REVIEWS Clear vision of war
Peter Jackson ( The Lord of the Rings trilogy)
THIS passion project for master filmmaker Peter Jackson blends a mesmerising level of cinematic innovation with a disarmingly vivid brand of storytelling that brokers a new understanding of one of history’s darkest conflicts.
The ancient black and white footage we all associate with World War I — scratchy, flickering and sped up due to the camera frame rates of the era — is virtually nowhere to be seen in They Shall Not Grow Old.
Thanks to advances in processing technology, that footage is now of the highest quality: crystal-clear, full of astonishing detail, and free of all staccato, herky-jerky movement.
Somewhat audaciously, Jackson has raised the stakes by hand-colouring the footage and then rendering it into 3D. The risks taken pay off in spectacular and gripping fashion.
The wildly varying rhythms of daily life on the battlefields in France — the fixed routines, the unpredictable brutality and the sheer humanity — are captured powerfully and poignantly, with a level of detail that is highly immersive.
The artful yet austere colourisation and the subtle use of 3D never once feel like gimmicky short-cuts towards gaining your full attention.
Every muddy trench, every sprawling field of barbed wire, every ominously advancing tank, every burst of artillery fire and, most hauntingly, every corpse of a fallen soldier, lands on the screen with unforgettable intensity and impact.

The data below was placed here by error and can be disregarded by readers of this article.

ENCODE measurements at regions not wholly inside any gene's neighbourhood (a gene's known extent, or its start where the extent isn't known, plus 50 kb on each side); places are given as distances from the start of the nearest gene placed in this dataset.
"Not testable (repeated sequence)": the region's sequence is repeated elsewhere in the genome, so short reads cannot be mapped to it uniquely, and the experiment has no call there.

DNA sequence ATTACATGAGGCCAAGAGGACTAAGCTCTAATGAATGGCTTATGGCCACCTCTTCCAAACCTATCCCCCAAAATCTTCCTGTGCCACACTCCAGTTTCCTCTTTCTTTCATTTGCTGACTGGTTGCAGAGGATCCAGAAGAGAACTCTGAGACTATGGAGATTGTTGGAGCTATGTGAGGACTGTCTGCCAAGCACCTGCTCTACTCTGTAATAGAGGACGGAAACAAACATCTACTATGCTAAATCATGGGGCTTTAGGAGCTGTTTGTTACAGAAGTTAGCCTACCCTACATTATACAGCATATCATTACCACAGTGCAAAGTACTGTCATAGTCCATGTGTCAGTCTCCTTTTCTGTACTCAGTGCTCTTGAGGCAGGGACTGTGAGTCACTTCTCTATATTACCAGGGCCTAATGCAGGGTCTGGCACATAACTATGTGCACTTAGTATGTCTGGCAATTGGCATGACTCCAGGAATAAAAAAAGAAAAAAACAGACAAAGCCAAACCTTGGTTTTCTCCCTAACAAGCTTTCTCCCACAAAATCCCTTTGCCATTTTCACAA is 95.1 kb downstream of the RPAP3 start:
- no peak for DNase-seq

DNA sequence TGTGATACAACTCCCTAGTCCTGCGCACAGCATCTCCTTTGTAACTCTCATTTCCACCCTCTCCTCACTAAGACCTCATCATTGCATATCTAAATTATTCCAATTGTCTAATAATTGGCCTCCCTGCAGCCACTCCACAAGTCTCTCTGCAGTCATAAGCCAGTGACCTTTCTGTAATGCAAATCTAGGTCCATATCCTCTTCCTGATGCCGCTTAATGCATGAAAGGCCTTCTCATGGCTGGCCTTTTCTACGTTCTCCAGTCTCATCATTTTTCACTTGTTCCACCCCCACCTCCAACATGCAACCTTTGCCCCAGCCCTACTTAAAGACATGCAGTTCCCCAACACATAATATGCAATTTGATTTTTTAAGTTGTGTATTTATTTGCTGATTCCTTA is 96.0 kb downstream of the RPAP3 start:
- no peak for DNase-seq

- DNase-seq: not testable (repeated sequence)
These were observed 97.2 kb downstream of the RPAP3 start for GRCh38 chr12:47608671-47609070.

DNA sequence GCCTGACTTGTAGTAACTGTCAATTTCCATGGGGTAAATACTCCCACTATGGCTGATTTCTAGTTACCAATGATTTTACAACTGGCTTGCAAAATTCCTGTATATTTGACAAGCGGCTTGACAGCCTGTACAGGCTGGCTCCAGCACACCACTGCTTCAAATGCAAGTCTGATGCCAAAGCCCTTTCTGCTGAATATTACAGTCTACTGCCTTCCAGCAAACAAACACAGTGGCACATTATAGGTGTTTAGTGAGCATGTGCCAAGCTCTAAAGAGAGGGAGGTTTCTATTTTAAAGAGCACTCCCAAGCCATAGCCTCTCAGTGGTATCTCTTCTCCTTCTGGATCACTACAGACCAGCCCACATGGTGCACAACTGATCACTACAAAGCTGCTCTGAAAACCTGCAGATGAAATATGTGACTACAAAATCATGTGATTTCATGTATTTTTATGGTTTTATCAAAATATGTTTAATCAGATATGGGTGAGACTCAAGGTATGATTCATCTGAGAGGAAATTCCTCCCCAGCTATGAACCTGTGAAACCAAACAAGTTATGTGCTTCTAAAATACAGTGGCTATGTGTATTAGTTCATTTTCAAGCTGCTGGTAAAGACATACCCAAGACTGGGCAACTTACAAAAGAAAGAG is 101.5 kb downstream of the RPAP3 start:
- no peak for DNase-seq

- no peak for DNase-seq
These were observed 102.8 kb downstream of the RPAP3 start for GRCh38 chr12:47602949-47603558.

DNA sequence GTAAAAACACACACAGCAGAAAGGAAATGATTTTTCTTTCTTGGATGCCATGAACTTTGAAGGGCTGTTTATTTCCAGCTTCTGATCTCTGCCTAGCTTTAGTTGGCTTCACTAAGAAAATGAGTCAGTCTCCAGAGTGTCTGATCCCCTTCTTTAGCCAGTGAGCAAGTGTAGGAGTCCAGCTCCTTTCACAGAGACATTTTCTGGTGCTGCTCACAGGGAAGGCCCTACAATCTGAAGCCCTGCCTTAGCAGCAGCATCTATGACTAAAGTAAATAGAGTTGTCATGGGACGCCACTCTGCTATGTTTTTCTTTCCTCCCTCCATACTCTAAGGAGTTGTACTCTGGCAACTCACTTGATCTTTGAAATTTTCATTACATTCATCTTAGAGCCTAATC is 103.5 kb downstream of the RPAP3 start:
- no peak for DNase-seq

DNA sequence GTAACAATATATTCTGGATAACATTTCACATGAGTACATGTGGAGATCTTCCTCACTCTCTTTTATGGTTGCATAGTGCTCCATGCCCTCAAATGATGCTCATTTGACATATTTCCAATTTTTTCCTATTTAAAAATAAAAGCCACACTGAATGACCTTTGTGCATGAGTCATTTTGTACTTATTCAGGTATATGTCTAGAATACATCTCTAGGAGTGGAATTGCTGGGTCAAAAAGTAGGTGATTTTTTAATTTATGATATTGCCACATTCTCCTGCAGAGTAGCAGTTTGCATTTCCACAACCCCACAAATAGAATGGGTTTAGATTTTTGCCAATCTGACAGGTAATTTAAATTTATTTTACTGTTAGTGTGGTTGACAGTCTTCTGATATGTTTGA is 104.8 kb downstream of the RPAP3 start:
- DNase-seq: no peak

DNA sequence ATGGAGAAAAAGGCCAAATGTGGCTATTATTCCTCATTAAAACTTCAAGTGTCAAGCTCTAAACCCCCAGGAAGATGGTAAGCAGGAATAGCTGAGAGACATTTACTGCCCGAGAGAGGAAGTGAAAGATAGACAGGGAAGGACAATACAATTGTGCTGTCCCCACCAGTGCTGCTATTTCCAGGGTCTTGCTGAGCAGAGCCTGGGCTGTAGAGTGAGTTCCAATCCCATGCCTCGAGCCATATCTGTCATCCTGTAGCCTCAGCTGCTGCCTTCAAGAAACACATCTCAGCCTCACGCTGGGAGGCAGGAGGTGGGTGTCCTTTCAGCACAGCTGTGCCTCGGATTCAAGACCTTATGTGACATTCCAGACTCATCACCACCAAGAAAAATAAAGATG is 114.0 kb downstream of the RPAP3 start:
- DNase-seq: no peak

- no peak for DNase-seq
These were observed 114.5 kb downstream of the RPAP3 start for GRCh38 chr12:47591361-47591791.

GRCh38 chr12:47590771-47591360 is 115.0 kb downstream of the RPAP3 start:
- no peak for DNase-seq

Just as important as what you see in They Shall Not Grow Old is what you hear. The narration of the film has been sourced from oral histories and interviews with soldiers re- corded several decades ago.
These nameless, disembodied voices sync up lyrically with the images on screen, often taking us deep inside the minds of young men for whom every new day during World War I could well have been their last.
In so many ways, it is an in- justice to label a singular experience such as They Shall Not Grow Old as a mere documentary. This is an open portal to a time, a place and an instinct to survive and prevail that should never be forgotten.
It is also a ghost story of sorts, a eulogy to a selfless spirit among men that no longer exists.
These are men who came to understand that a journey through the Great War could only end in one of two ways: a death sentence for those who fell, and a life sentence for those who did not.
IN THE TRENCHES: Peter Jackson takes an incredible look at World War I in the documentary They Shall Not Grow Old.